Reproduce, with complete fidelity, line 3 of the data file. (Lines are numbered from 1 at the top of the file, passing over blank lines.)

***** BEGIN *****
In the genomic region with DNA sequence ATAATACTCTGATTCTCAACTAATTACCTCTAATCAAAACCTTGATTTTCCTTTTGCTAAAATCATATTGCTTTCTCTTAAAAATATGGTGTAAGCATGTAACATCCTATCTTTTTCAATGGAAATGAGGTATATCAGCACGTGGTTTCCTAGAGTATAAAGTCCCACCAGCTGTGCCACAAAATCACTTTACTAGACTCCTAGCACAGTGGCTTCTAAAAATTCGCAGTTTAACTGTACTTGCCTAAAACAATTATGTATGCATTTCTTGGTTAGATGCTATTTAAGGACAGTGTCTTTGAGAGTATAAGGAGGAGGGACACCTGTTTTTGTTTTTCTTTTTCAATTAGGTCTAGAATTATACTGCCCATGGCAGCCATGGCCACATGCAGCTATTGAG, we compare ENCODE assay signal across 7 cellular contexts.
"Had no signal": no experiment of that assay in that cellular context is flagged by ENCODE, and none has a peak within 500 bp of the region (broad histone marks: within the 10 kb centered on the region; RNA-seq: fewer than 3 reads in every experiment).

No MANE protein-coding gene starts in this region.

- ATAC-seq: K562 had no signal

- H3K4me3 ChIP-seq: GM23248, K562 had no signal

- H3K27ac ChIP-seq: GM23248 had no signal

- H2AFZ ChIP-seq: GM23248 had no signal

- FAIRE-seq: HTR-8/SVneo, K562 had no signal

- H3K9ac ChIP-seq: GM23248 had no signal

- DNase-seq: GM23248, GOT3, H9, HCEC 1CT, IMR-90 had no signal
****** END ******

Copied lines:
No MANE protein-coding gene starts in this region.